Oct 17, 2021
3 mins read
Originally Published May 19th, 2021
First off, would you like to know how to pronounce that title? It is a Basque word and English pronunciation rules come up a little empty when a T and an X are mashed that close together. Don’t worry, it’s easier than it looks.
The Basque “tx” is identical to the English “ch” sound and the “oko” part rhymes with Yoko of Beatles fame. Combine them and you get something like “choke-o.” What is a choke-o?
A Txoko is a cooking club. (On second thought, that was an unfortunate way to transliterate the pronunciation above.) More specifically, Txokos are private cooking clubs. They are not open to the public and you need to be a member to cook there or bring any guests. And perhaps the most surprising part? They’re usually only for men.
To my American ear, this does not sound like a high-demand item. I can count the number of male-only private cooking clubs I’ve seen in the US on zero hands but in Basque Country, they’re everywhere.
One thing you should know about Basque Country is that they are world renowned for their food. It is a major part of their culture. People talk about the meal they’re going to make tomorrow while still enjoying the meal in front of them. It’s also fair game at any point in your day to bring up that one time we made that one staple dish but it turned out perfectly. Remember that? Oh, that was so great. We should make that again.
Food is a big deal here and they like to have a nice place to prepare it when serving a group. This is the role of a Txoko.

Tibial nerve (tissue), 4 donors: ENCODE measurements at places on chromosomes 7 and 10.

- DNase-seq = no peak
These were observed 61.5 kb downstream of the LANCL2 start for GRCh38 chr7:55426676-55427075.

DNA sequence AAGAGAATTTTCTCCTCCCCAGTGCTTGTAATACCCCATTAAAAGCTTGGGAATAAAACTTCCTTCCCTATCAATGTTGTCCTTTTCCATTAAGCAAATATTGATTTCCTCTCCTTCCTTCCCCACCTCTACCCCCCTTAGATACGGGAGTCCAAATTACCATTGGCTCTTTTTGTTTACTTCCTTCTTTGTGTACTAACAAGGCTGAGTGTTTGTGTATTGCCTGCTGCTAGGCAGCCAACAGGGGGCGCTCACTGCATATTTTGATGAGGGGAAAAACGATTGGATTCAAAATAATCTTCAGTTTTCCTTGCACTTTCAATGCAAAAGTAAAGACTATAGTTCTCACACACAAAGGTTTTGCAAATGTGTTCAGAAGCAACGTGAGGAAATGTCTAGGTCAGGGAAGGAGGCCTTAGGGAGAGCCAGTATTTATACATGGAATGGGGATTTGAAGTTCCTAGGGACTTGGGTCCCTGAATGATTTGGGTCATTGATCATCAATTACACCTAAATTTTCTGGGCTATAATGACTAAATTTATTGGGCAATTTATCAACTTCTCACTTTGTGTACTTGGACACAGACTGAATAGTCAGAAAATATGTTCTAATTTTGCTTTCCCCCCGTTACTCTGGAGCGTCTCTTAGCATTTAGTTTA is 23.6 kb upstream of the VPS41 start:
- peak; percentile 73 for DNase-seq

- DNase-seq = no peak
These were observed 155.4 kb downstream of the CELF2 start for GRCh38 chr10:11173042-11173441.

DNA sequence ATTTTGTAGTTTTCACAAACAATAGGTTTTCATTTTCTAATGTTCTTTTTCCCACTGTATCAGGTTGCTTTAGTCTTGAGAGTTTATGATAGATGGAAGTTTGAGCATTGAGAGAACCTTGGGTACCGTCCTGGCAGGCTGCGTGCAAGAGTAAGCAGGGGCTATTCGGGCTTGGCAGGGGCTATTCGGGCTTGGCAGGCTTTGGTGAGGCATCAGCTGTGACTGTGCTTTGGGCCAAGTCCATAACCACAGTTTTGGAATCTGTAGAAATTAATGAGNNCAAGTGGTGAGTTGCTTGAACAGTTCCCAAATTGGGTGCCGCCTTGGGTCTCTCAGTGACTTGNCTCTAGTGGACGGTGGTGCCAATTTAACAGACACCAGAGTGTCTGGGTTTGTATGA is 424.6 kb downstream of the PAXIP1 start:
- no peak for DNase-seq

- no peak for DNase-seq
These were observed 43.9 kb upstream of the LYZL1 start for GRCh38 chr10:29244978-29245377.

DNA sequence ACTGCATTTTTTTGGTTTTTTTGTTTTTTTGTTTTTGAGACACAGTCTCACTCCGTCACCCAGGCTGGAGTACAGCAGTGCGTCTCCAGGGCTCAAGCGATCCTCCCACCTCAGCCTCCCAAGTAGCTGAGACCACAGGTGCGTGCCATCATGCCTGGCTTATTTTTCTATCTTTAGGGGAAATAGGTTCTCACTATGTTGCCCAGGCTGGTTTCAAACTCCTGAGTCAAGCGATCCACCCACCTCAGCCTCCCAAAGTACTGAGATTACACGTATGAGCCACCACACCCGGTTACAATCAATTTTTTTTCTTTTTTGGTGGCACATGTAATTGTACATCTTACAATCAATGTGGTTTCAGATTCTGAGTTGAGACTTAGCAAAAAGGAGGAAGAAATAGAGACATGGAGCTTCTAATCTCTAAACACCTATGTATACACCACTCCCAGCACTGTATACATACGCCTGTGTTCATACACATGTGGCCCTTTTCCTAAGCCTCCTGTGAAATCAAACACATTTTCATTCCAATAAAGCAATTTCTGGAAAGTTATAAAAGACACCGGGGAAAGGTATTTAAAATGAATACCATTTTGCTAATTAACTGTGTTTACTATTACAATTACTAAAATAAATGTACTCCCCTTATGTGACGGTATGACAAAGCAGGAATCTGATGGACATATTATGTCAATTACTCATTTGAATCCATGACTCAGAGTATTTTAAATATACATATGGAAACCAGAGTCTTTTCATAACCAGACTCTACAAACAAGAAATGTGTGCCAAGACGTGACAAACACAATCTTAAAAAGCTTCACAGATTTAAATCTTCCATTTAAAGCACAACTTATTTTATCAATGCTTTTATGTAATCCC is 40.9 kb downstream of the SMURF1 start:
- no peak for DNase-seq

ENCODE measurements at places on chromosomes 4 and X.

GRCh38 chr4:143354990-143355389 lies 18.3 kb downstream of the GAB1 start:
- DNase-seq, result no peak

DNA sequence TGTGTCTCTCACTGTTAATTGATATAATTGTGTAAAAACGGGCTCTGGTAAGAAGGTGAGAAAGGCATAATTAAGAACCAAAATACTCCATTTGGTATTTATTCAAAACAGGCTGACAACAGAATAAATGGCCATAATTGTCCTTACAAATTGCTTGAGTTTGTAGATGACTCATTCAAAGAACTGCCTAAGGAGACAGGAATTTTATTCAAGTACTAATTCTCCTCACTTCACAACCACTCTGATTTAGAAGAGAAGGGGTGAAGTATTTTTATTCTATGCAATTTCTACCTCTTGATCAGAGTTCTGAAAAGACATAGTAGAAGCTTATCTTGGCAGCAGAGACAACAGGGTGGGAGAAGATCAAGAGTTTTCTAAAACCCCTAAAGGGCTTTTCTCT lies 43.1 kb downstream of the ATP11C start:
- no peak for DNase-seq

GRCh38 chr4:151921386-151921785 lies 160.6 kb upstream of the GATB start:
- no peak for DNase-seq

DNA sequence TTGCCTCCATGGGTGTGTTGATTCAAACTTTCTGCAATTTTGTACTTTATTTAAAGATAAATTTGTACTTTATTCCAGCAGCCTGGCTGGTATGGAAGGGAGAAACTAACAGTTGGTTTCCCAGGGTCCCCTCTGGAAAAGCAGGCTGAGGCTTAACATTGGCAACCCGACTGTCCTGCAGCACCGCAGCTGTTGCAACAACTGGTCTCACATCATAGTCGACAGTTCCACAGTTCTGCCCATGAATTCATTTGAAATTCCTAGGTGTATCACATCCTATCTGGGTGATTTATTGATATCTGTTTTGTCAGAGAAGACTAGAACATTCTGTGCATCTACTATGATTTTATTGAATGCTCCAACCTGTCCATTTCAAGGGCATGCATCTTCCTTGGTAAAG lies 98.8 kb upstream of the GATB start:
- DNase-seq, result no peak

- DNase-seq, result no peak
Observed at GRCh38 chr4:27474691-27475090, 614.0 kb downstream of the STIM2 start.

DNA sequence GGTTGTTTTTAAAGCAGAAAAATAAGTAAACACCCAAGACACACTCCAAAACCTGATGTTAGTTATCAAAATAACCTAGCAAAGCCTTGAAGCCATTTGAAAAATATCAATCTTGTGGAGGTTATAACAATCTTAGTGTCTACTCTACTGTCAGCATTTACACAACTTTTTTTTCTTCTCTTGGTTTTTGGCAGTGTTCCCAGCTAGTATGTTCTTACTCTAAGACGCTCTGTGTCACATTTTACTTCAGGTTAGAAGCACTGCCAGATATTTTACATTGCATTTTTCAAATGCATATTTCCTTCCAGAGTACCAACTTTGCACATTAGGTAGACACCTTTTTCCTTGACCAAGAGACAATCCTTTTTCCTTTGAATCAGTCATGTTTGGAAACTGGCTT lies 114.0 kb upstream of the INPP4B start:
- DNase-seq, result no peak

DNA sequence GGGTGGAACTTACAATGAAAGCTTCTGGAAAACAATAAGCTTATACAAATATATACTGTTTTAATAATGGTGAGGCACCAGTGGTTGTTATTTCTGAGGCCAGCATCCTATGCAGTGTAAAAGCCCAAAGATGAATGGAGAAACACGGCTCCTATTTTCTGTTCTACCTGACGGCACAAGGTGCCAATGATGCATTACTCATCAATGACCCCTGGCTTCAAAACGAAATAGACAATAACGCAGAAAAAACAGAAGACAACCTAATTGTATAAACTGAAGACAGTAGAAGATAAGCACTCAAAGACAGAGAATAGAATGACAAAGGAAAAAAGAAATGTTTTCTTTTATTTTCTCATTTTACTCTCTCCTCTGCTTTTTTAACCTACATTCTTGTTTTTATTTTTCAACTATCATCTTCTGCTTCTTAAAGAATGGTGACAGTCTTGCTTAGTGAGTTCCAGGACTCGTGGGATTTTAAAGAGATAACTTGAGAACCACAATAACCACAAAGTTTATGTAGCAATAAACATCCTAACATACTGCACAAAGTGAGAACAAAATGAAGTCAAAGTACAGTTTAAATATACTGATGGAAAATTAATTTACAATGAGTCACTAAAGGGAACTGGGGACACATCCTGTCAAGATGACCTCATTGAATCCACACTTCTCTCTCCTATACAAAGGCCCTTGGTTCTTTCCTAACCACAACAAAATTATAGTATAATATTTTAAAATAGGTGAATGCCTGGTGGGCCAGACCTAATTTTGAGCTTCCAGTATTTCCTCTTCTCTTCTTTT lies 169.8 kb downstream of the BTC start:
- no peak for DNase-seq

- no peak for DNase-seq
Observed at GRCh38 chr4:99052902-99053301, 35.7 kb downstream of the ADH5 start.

While Txokos come in all shapes and sizes, they all have equipment rivaling any restaurant. I have been invited to 3-4 different Txokos during my time here and would not feel comfortable operating a single appliance in them. Maybe the deep freeze is within my realm of expertise but not much else.
Complementing the industrial kitchens, they also are stocked full of non-perishables, soft and hard drinks, wine and coffee. Members check off what they’ve used on a little clipboard and it’s tallied against their monthly dues.
The dining area is also usually quite nice. Expansive tables with plenty of room, a fancy coffee machine and bar area, and sometimes a pool or ping pong table for the kids. There might be a TV hanging on a wall but it’s only to watch the New Years countdown or perhaps an important sporting event. It’s never just droning on as background fodder.
Txokos are used for all types of meals from your family’s Christmas supper, to your soccer team’s monthly get-together, to afternoon coffee with business associates, and so on. It’s literally a private restaurant that a dozen club members can timeshare to socialize with their friends and family. You reserve your date and time, bring the food supplies needed and your guests can gather together in a nice, private, space. Whether you’re treating or splitting the bill, no one ends up paying restaurant prices. It makes a lot of sense.
So back to one peculiarity: why exclusive to men? The simplest answer is that men traditionally do a lot of the cooking in a Basque family and the first Txokos were founded by groups of men. It took a while to break the status quo and open things up. Women can now be invited as guests of course but cooking may still be frowned upon.
I have had some of the best meals in my life at Txokos. They are a uniquely Basque fixture and experience. Maybe someday I’ll have the skills to participate in one but I doubt the entrance exam involves Pop-Tarts and DiGiorno.